There are any number of lessons to take away from last week's elections to the board of directors of the Humboldt Bay Harbor, Recreation and Conservation District. Let's focus on one that might otherwise be missed, so that future candidates for offices of all sorts can take note: Owning a business doesn't automatically make you the most qualified possible candidate. So if you want to get elected, stop pretending that it does.
This is a refrain one often hears in political campaigns, or in criticism of duly elected public representatives. Candidate or Councilman X, it is said, has never owned a business. Therefore, how can he possibly grapple with a city budget? How can he sympathize with the plight of the poor business owner? The inevitable conclusion either goes unstated or is whispered very lowly: What right does he have?
When prominent Eureka architect John Ash entered the race for the the Harbor District's Fourth Division seat, it was natural to consider him the easy front-runner. Here was a person who had the personal resume and the political stance to square the circle -- an accomplished member of the business community who took the position that the district, currently screaming toward bankruptcy, had better not hang all its hopes and dreams on the mythical return of the railroad. In the meantime, he said, there were probably more productive things that could happen with the railroad right-of-way. The district could help those things to happen.
This utterly sensible position is still mostly unspeakable in the larger Eureka business community, and so it was to be hoped that Ash had the juice to coax skeptics out of the closet and unite them with the trail development advocates -- the business community's natural allies, if the truth were to be told. A recipe for success.
Then came the candidates' debates. The Humboldt Bay Stewards sponsored the first major one at the Humboldt Area Foundation, and it was broadcast on KHSU. The conversation turned to the topic of economic development and the candidates' respective abilities to achieve it. And the moment Ash opened his mouth to speak, one could sense instantly that his candidacy was headed south but fast. Alone among the candidates, he said, he was the one who had created jobs. Therefore, he was the natural economic development candidate, it seemed. He had created jobs. (Ash was also fond of repeating, almost as a sort of mantra, that he "thought like an Architect." Literally, you could hear the capital "A." No one knew what it meant, exactly, except that he seemed to be saying that his brain didn't work like a normal human being's. )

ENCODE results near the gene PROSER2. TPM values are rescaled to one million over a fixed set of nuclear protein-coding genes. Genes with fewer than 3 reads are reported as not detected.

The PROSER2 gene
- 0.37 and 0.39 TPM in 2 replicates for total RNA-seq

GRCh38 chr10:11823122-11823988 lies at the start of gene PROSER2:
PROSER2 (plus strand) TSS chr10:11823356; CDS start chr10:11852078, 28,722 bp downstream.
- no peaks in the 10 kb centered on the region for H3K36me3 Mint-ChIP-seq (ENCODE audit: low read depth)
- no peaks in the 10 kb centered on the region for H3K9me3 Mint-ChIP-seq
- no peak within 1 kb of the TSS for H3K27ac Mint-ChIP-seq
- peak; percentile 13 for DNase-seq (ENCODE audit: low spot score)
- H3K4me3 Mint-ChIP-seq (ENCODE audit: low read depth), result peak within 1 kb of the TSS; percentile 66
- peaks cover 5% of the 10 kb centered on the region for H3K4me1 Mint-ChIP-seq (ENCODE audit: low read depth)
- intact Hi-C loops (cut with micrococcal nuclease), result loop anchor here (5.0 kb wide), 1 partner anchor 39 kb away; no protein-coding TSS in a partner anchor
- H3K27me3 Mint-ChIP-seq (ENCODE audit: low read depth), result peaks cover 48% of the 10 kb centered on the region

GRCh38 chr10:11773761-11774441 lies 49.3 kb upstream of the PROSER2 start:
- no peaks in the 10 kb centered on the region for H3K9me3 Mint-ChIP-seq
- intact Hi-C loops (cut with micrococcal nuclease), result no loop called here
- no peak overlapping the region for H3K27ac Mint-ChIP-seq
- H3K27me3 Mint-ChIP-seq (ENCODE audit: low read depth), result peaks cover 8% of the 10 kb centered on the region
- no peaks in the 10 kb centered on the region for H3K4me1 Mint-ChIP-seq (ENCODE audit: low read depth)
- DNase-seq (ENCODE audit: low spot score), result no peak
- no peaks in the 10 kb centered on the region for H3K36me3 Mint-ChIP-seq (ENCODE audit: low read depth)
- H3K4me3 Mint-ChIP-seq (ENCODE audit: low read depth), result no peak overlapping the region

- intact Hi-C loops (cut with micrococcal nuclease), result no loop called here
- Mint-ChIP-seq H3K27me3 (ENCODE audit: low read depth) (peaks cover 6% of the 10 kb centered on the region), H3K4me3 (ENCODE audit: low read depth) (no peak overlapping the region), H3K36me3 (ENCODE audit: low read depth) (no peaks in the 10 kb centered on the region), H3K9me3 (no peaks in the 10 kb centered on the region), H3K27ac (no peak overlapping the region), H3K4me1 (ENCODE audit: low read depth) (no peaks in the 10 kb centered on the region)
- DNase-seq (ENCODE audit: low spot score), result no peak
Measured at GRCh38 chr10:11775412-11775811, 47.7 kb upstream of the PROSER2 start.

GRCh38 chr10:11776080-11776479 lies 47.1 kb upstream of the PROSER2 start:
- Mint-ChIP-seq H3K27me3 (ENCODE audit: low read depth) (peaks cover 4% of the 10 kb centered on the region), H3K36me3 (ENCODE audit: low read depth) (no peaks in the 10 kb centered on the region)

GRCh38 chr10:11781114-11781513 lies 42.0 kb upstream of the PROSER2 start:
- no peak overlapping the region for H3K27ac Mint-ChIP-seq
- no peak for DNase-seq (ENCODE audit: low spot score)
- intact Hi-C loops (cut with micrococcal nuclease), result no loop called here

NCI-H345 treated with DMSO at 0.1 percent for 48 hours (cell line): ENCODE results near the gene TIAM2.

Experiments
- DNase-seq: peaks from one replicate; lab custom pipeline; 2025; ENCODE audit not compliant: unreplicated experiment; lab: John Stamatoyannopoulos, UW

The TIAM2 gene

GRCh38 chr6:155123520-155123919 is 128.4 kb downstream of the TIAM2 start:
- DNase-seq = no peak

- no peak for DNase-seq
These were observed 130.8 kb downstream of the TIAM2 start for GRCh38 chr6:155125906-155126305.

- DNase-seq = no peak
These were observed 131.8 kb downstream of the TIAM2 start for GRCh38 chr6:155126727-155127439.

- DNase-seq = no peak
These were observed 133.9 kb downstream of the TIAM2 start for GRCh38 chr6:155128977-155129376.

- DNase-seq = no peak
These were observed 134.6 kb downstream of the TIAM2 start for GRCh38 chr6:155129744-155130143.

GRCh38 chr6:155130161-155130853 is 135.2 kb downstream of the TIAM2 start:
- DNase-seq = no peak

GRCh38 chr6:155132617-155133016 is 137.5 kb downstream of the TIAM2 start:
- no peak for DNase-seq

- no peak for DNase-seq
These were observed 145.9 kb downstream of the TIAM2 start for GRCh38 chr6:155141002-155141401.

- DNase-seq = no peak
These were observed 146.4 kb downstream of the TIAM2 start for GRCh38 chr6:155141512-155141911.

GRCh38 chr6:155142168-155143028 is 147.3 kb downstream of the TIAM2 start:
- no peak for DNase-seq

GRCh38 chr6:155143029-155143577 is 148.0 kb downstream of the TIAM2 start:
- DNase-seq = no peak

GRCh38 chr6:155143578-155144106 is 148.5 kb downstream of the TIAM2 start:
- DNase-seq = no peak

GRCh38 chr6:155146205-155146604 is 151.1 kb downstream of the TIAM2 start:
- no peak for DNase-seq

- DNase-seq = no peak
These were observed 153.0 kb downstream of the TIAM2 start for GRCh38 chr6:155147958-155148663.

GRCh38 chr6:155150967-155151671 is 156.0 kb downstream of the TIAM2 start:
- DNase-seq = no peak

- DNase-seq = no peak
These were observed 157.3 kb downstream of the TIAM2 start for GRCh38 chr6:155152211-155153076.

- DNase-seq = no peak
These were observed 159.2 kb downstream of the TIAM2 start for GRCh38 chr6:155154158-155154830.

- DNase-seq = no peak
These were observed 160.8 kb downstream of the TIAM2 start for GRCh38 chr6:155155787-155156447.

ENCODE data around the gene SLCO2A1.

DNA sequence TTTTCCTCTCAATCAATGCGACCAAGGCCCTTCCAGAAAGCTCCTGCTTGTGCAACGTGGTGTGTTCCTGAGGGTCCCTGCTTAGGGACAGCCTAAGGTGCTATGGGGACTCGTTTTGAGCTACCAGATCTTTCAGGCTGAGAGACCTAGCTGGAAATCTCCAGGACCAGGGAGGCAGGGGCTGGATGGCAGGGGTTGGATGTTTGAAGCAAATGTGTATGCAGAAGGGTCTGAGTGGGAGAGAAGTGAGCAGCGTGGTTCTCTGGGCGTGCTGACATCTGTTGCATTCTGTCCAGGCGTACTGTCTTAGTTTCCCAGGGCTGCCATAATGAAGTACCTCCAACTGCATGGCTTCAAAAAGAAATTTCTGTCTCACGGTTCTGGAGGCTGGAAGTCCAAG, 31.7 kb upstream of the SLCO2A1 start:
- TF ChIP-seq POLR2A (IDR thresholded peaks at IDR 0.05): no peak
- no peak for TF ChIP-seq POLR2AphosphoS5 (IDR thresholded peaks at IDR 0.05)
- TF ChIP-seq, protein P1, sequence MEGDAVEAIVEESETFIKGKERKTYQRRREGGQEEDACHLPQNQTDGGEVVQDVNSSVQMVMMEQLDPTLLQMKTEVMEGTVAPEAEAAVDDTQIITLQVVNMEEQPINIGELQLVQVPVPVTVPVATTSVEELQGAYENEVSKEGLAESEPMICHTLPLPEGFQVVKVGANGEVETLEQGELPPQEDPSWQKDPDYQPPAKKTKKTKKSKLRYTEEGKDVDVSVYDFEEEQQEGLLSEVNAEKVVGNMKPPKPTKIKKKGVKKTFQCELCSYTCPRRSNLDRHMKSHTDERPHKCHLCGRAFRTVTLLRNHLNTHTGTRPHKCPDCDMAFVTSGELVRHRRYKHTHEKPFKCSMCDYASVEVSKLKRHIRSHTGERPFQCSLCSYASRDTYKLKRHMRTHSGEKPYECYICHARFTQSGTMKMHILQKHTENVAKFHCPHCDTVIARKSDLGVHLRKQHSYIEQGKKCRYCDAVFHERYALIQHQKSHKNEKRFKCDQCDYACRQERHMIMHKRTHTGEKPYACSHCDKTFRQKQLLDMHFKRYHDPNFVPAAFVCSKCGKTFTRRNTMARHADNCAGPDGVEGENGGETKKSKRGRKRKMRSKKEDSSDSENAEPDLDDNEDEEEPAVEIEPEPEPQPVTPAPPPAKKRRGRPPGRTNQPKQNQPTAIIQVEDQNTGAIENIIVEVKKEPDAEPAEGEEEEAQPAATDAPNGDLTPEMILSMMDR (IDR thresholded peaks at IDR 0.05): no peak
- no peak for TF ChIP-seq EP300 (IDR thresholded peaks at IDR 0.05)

Considered from a purely political point of view, there's at least a couple of things about this picture of the all-powerful job creator that are ill-advised. If you are saying, as Ash certainly seemed to be, that job creation is or should be the ultimate trump card in any political campaign, then you are saying that your employees -- the people who merely work at those jobs -- are unfit to participate in the great affairs of state. Beside being patently false, the notion is also politically suicidal. Because it turns out that most of the electorate work at jobs, and they really don't worship their job creator as much as you might suppose. The way they see it -- and not incorrectly, of course -- they created you, too.
Come the day, a laid-off mill worker and union man named Richard Marks won the election quite handily. He wasn't nearly as anti-railroad or pro-trail as Ash -- he had plenty of very vague statements of support of both rail and trail -- but he campaigned harder and humbler, and in the end people endorsed him as the likelier person to successfully promote economic development, the major plank in his platform. Everyone expects him to work hard and humbly to work toward this goal.
So take note, future candidates. No one's saying that business ownership isn't a nice and worthwhile thing to tick off on your candidate's statement. It's good experience -- it's just that it isn't the only experience. If you're going to prance around like coked-out Hollywood starlets demanding a table in a fully booked restaurant, you will likely be punished for it. Nurse your bruised ego in private. It's hard to be the king.